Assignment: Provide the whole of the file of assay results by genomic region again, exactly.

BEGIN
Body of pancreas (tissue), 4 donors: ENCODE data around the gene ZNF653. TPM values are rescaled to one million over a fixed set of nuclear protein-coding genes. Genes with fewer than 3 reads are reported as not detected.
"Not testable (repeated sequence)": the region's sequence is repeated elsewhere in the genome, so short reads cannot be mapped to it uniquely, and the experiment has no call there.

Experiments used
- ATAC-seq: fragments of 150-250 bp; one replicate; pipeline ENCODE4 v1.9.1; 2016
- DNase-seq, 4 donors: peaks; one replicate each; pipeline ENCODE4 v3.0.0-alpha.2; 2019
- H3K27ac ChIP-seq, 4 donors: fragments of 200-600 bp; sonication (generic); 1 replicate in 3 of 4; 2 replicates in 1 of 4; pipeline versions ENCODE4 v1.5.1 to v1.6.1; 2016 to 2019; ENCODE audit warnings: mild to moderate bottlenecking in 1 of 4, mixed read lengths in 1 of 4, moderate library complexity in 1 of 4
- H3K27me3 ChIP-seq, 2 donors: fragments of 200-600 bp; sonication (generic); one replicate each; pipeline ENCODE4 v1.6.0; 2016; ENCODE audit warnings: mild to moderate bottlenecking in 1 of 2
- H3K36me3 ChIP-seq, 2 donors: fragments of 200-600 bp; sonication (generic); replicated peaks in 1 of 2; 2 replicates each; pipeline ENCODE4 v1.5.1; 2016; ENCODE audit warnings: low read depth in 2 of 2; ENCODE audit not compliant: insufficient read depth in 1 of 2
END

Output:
Body of pancreas (tissue), 4 donors: ENCODE data around the gene ZNF653. TPM values are rescaled to one million over a fixed set of nuclear protein-coding genes. Genes with fewer than 3 reads are reported as not detected.
"Not testable (repeated sequence)": the region's sequence is repeated elsewhere in the genome, so short reads cannot be mapped to it uniquely, and the experiment has no call there.

Experiments used
- ATAC-seq: fragments of 150-250 bp; one replicate; pipeline ENCODE4 v1.9.1; 2016
- DNase-seq, 4 donors: peaks; one replicate each; pipeline ENCODE4 v3.0.0-alpha.2; 2019
- H3K27ac ChIP-seq, 4 donors: fragments of 200-600 bp; sonication (generic); 1 replicate in 3 of 4; 2 replicates in 1 of 4; pipeline versions ENCODE4 v1.5.1 to v1.6.1; 2016 to 2019; ENCODE audit warnings: mild to moderate bottlenecking in 1 of 4, mixed read lengths in 1 of 4, moderate library complexity in 1 of 4
- H3K27me3 ChIP-seq, 2 donors: fragments of 200-600 bp; sonication (generic); one replicate each; pipeline ENCODE4 v1.6.0; 2016; ENCODE audit warnings: mild to moderate bottlenecking in 1 of 2
- H3K36me3 ChIP-seq, 2 donors: fragments of 200-600 bp; sonication (generic); replicated peaks in 1 of 2; 2 replicates each; pipeline ENCODE4 v1.5.1; 2016; ENCODE audit warnings: low read depth in 2 of 2; ENCODE audit not compliant: insufficient read depth in 1 of 2